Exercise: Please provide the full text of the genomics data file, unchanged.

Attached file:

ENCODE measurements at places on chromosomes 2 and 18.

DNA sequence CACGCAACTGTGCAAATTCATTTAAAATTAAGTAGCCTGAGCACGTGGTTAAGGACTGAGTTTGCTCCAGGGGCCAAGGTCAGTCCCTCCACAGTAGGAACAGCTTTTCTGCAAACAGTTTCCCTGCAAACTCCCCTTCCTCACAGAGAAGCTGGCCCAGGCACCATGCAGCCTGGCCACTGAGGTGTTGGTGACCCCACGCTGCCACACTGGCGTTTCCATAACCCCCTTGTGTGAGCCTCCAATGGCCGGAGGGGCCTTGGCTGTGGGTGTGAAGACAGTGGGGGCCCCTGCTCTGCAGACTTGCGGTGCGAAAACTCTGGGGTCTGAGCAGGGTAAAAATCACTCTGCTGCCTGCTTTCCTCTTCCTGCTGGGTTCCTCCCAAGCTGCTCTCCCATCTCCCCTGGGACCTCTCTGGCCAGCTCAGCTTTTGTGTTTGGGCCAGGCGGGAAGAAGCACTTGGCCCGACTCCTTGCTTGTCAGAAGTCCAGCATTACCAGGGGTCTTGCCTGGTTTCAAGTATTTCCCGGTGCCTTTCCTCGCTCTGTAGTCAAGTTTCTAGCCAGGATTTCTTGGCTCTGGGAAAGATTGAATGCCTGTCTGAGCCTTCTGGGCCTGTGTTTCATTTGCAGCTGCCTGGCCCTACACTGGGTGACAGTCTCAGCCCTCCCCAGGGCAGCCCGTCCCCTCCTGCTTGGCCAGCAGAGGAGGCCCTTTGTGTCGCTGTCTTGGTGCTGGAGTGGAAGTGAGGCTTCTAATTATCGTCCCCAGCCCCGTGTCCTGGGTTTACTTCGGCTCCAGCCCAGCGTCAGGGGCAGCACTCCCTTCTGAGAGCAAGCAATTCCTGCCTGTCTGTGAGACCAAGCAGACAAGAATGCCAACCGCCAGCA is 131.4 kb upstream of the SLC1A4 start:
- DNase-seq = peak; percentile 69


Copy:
ENCODE measurements at places on chromosomes 2 and 18.

DNA sequence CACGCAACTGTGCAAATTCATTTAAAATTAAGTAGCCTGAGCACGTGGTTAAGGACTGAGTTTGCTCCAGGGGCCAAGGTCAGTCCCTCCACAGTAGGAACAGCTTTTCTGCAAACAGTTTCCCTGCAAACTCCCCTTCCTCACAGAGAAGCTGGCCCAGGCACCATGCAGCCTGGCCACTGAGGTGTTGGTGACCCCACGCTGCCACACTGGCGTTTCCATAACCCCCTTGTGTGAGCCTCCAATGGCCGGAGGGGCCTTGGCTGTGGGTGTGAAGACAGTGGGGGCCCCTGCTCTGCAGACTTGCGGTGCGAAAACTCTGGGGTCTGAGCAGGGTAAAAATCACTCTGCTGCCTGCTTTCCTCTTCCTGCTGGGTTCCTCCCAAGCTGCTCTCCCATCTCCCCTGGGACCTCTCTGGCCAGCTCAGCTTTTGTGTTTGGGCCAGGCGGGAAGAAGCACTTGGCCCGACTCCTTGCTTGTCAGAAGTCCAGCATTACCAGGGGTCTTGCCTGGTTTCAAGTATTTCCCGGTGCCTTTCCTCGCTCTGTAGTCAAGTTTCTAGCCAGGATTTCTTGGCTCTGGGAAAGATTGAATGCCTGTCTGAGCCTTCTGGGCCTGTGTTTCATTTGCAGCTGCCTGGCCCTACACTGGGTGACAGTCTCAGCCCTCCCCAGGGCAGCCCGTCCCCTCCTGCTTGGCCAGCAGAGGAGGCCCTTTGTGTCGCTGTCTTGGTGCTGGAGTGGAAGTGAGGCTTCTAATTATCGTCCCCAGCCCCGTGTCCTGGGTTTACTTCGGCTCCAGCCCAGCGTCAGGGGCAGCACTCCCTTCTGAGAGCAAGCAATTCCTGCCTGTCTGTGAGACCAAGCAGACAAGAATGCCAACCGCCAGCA is 131.4 kb upstream of the SLC1A4 start:
- DNase-seq = peak; percentile 69